2nd HD not working after Win 7 installation

Hewlett-packard / Px721aa-aba m7160n
September 24, 2011 at 22:34:08
Specs: Windows 7, 2.8 GHz / 3326 MB
My primary HD failed, so I bought a new drive and decided to upgrade from XP to 7. Win 7 works fine right from the start, but my computer no longer recognizes my 2nd HD, on which I store all my data. When I start the computer with the 2nd drive connected, it appears as though the computer is trying to boot from the 2nd drive, so of course Windows doesn't start. I checked the boot order, but the 2nd HD isn't listed. Could someone please point me in the right direction so I can get a handle on this? I'm happy to supply any further info necessary. Thanks; you guys have helped me before, and I appreciate your assistance again.

See More: 2nd HD not working after Win 7 installation

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#1
September 25, 2011 at 03:45:26
1st HD, IDE or Sata?
2nd HD, IDE or Sata?

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#2
September 25, 2011 at 06:59:27
Also:
Was the drive connected when you installed W7?
If IDE what are the jumper settings? What is also on the same cable?

You have to be a little bit crazy to keep you from going insane.


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#3
September 25, 2011 at 08:02:50
Both drives are SATA.
The 2nd drive was not connected when installing Windows 7.
The primary drive is connected to the MoBo via SATA 1; the secondary via SATA 3 (individual cables).

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Related Solutions

#4
September 25, 2011 at 15:05:29
Try Sata 0 and SATA 1 or other combinations.
Try a different power and signal cable on the drive that is not properly recognized.
What does the BIOS show for the 2nd drive?
Try resetting BIOS to defaults.

You have to be a little bit crazy to keep you from going insane.


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#5
September 25, 2011 at 16:37:42
Go into the bios & make sure it is set to Auto detect.

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#6
September 28, 2011 at 05:36:18
1) There is no SATA 0, only SATA 1-4. I moved the cable from SATA 3 to SATA 4.
2) BIOS shows first boot device as floppy (uninstalled), 2nd device as HDD, 3rd as DVD drive. BIOS reset to default settings.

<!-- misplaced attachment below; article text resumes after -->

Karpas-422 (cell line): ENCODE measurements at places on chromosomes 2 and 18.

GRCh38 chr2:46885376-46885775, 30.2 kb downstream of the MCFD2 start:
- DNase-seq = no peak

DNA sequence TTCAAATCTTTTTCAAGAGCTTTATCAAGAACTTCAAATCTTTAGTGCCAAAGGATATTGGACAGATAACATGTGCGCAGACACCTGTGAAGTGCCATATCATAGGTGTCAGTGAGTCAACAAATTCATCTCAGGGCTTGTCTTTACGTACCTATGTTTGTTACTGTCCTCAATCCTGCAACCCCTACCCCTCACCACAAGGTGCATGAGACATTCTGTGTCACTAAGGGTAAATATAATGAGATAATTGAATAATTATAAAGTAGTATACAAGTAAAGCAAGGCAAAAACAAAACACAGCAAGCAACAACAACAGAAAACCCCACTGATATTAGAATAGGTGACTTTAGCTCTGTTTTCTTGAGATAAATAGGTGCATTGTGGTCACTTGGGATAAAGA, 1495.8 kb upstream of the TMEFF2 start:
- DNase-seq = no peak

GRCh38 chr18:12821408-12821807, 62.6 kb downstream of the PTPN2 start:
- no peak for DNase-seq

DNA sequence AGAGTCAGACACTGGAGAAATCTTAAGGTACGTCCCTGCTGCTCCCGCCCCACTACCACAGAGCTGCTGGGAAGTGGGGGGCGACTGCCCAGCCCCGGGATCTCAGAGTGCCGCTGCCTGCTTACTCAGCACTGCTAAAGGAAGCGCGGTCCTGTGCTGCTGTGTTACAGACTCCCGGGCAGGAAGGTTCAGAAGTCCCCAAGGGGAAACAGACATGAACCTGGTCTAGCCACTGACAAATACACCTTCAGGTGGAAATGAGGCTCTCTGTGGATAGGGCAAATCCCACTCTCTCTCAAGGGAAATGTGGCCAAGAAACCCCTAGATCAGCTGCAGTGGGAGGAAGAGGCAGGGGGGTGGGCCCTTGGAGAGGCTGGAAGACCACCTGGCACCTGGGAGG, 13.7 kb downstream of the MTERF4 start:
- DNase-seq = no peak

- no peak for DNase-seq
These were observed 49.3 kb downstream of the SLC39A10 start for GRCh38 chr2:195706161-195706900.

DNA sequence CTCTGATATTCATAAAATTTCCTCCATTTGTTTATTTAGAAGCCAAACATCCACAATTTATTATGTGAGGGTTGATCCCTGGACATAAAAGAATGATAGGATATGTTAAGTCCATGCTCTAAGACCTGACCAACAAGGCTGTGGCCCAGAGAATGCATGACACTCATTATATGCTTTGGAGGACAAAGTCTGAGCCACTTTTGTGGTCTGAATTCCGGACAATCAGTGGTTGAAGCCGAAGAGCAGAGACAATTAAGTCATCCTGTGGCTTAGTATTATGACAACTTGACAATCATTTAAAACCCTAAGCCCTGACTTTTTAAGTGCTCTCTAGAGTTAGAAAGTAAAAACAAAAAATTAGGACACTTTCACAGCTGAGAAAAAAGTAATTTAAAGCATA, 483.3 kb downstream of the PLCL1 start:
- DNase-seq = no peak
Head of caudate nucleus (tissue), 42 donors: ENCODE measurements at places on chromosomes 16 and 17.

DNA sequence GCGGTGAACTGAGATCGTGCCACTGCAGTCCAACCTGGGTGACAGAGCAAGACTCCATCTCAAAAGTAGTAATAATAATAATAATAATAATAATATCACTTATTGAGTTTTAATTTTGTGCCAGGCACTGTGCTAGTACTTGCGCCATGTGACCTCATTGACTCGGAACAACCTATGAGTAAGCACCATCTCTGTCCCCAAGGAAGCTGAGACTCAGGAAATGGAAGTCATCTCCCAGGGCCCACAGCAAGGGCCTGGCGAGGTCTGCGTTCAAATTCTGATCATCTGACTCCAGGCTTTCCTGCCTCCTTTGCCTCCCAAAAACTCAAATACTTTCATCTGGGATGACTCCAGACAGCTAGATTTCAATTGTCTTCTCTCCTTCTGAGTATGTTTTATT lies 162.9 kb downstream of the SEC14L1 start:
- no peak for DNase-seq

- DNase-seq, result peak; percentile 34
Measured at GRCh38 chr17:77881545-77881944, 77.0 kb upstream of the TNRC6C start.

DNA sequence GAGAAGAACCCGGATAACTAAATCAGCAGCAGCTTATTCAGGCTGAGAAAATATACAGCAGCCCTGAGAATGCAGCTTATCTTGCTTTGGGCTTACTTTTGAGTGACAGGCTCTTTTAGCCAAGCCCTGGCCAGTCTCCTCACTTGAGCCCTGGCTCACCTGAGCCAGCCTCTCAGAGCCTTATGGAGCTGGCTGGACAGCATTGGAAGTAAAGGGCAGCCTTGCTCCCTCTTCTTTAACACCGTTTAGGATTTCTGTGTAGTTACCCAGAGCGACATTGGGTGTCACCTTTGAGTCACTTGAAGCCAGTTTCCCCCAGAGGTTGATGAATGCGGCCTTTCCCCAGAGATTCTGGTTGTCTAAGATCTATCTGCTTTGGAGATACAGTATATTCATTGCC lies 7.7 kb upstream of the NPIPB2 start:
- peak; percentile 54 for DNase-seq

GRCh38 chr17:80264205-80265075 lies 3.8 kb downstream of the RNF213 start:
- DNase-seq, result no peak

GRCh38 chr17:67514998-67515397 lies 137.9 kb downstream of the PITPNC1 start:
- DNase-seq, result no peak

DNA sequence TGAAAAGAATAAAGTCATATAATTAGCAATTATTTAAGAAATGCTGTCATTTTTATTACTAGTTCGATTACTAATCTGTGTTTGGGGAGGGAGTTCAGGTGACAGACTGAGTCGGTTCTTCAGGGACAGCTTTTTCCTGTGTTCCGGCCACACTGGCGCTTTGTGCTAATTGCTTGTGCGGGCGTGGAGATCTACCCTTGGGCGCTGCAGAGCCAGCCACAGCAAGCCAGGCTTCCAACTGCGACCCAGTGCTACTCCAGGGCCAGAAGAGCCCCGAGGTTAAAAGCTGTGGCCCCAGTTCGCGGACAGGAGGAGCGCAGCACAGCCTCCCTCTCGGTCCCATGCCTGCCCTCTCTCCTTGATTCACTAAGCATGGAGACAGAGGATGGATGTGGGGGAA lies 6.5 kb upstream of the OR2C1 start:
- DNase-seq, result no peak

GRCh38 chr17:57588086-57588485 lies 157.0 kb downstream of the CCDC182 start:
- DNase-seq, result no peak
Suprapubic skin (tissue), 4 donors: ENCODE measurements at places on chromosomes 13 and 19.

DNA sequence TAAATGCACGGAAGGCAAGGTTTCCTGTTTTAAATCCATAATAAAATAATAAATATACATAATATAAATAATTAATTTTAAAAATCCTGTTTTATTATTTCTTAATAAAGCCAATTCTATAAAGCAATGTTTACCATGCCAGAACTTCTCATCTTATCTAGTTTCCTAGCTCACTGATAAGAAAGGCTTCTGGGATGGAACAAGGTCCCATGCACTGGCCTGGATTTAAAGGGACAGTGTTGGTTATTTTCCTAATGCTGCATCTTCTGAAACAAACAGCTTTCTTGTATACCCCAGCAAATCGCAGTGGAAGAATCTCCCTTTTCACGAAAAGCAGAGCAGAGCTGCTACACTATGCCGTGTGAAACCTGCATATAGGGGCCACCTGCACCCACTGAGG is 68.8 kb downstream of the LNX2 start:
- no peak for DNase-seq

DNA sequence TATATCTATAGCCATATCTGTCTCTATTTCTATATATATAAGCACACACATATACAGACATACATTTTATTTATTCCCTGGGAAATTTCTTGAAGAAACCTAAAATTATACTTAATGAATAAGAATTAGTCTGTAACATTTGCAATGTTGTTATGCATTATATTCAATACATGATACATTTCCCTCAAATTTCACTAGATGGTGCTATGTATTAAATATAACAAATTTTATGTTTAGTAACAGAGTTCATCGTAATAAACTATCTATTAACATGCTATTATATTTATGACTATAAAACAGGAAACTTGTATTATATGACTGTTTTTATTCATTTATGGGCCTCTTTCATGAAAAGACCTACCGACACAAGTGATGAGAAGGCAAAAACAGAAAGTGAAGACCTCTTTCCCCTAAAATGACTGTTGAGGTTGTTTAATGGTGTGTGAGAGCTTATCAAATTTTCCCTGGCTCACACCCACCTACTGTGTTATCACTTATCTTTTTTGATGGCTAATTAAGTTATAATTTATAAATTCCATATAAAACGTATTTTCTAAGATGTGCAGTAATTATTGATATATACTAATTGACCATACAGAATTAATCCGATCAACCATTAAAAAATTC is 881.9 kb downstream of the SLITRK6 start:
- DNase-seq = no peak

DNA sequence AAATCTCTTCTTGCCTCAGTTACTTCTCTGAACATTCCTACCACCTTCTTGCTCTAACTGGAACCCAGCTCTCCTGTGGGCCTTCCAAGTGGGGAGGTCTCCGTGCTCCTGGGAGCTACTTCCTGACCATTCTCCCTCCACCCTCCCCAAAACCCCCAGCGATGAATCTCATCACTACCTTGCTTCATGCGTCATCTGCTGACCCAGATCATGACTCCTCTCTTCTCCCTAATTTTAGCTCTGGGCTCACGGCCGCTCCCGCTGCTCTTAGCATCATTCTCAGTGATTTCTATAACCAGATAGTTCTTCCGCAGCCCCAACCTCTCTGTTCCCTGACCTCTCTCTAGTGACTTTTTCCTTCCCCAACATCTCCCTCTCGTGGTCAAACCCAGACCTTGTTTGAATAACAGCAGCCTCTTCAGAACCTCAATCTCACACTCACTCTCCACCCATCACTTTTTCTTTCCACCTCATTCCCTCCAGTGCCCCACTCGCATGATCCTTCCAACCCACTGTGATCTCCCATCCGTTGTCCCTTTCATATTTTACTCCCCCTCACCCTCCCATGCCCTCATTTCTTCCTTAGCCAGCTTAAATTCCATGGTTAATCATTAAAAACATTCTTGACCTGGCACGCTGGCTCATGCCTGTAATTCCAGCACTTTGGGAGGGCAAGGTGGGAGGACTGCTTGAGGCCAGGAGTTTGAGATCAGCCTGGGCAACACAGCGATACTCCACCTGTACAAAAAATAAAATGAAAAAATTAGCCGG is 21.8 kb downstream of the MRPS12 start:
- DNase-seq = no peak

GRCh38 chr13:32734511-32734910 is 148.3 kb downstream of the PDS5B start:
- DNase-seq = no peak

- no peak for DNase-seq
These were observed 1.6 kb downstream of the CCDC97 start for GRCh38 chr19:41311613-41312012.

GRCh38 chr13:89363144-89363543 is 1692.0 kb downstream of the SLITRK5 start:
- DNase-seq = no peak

3) There is no Auto Detect setting.

After all this, there is no change.

More details- If the 2nd hard drive is connected at startup, the computer goes to the HP splash screen, which normally gives me access to the boot menu and BIOS- but if the 2nd drive is connected, I cannot access the boot menu or BIOS. At this point, the computer begins a clicking sound, the same sound it makes when shutting down (although normally it only clicks once on shutdown). Eventually after a minute or so of clicking, the screen goes black with a blinking cursor in the upper left corner of the screen.

Does it sound like the 2nd drive is toast?


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#7
September 28, 2011 at 06:26:33
"Does it sound like the 2nd drive is toast?'
It does, try it in another comp.

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#8
September 28, 2011 at 09:41:07
But even if it IS history, I don't see why the computer won't boot with it connected. Shouldn't it just boot from the C drive and ignore a bad non-boot drive?

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#9
September 28, 2011 at 15:08:33
Too hard to know what is going on, it's a process of elimination.

If you hav'nt got anything installed to tell me the motherboard & bios models, I use this.

Go down to Hardware > Motherboard > Model.
Bios > Bios Vendor & Bios Version.

SIW
http://www.softpedia.com/get/System...
http://www.softpedia.com/progScreen...
http://www.gtopala.com/


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#10
September 29, 2011 at 06:19:57
John-

Here's the M/B info from SIW:

Property Value
Manufacturer ASUSTek Computer INC.
Model LIMESTONE
Version 1.05
Serial Number MB-1234567890

North Bridge Intel i945P/PL/G/GZ Revision A2
South Bridge Intel 82801GB (ICH7/R) Revision A2

CPU Intel(R) Pentium(R) D CPU 2.80GHz
Cpu Socket Socket 775 LGA

System Slots 6 PCI

Memory Summary
Maximum Capacity 4096 MBytes
Maximum Memory Module Size 1024 MBytes
Memory Slots 4
Error Correction None

Warning! Accuracy of DMI data cannot be guaranteed

and the BIOS:

Property Value
BIOS Vendor Phoenix Technologies, LTD
BIOS Version 3.17
BIOS Date 04/20/2006
BIOS Size 512 KB
BIOS Starting Segment E000h
DMI Version 2.4
Characteristics - supports ISA
- supports PCI
- supports Plug-and-Play
- supports APM
- upgradeable (Flash) BIOS
- allows BIOS shadowing
- supports booting from CD-ROM
- supports selectable boot
- BIOS ROM is socketed
- supports Enhanced Disk Drive specification
- supports INT 13 5.25-inch/360K floppy services